It's been a low, difficult week as I wage battle against the infernal forces of a viral infection.  Chills, aches, sweating at night to a disturbing degree, days of coughing...aaarrrrgh.  I hate to be consigned to the couch.  I'm slowly climbing back, but I'm not there yet.  The light strong feeling of health and easy movement can be so quickly taken for granted.  Those of us without any significant disabilities, especially when we're young, can drift through our days neglectful of the gift that is our physical selves.  Only when disease or accident knocks us down do we fully appreciate what we had.  I see so many in this culture addicted to laziness, using their bodies to the least degree, guzzling gallons of toxic soda every day, sitting in smog-belching vehicles in the drive-thru for McPuke's, Starfunks, the bank, the pharmacy for the drugs to manage their diabetes and high blood pressure that they wouldn't have if they weren't sitting in a line of cars waiting for their drugs!  It's a self-reinforcing death spiral and I'm sickened and saddened by it.   One of the bus drivers I encounter regularly is a sweet, middle-aged woman.  We all like her.  But, alas, she's as big as a house, and climbing the three steps up into the cab leaves her gasping and heaving with the effort--three steps!  There was a time when such large people were rare; today they are common place.  On that one bus ride alone there were three super-obese young people probably less than half the driver's age but fully her equal in bulk.  They are virtually certain to live shorter lives plagued by chronic diseases.  Isn't life hard enough?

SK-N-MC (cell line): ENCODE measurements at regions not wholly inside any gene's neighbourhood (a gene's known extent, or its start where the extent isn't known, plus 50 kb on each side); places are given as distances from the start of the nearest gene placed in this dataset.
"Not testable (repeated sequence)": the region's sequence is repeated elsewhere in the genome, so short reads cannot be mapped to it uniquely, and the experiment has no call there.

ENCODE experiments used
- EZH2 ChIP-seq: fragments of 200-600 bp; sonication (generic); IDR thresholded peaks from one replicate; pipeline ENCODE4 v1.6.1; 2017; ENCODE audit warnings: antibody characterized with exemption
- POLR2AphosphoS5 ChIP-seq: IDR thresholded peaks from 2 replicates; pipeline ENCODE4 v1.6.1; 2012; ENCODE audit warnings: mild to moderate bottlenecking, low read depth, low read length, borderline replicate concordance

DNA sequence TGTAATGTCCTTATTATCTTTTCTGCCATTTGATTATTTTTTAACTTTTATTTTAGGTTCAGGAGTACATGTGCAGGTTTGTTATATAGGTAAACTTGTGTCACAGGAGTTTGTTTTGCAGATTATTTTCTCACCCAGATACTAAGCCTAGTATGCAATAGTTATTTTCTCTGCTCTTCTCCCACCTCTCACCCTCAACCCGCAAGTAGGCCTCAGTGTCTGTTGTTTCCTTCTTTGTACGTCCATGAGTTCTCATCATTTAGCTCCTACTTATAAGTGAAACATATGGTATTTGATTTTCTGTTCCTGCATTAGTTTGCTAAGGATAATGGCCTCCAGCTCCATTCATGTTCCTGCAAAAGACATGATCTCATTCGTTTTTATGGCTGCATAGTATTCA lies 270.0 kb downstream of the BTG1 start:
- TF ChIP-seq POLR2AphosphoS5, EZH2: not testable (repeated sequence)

This is a recent condition for society.  In the last twenty years, the American population has literally ballooned.  If we combine the overweight with the obese, we're looking at close to three quarters of the population.  Disease has been quick to follow.  I remember the early 90's film What's Eating Gilbert Grape in which the protagonist leads a limited life of shame and embarrassment because he has to care for his huger-than-life mother.  The climactic scene shows the mother staggering--outside!--with a cane, her dress billowing like a circus tent.  The turn of the plot is such that we are supposed to empathize with her and Gilbert, see the sweet mother for something more than a freak.  Most viewers do, I suspect, but there's no doubting the effect of seeing such a large person.  I mean, holy cow, look at the size of that lady!  So here's the rub:  She is not uncommon anymore.  On the bus, at the mall, everywhere I see Gilbert's mom and countless others in training for the role.  Politically correct pundits talk about "size acceptance."  Certainly we should not publicly humiliate the overweight amongst us.  We are the overweight.  But how "accepting" should we be be of this deadly trend?  We eat crappy food and sit too much, and that's all there is to it.  When I was a boy, huge numbers of kids walked and rode bikes to school.  Today, gaming-addicted kids and fearful parents have made the bike racks forlorn and dusty affairs.

The most important gospel we can spread today is that of health, of joyful movement, of ditching the screen for the ultimate hi-def super display: the great outdoors.  So while I stare at this screen, while I sink into the couch, I'm plotting my escape, dreaming of the hills, of wind, of a bicycle humming beneath my straining bones, the trail unfurling through sagebrush and grey pine.  Snow lingers on the heights.  It's time to go....

A few photos from the last hike I did before this Ebola/Hunta/Andromeda Strain kicked my ass: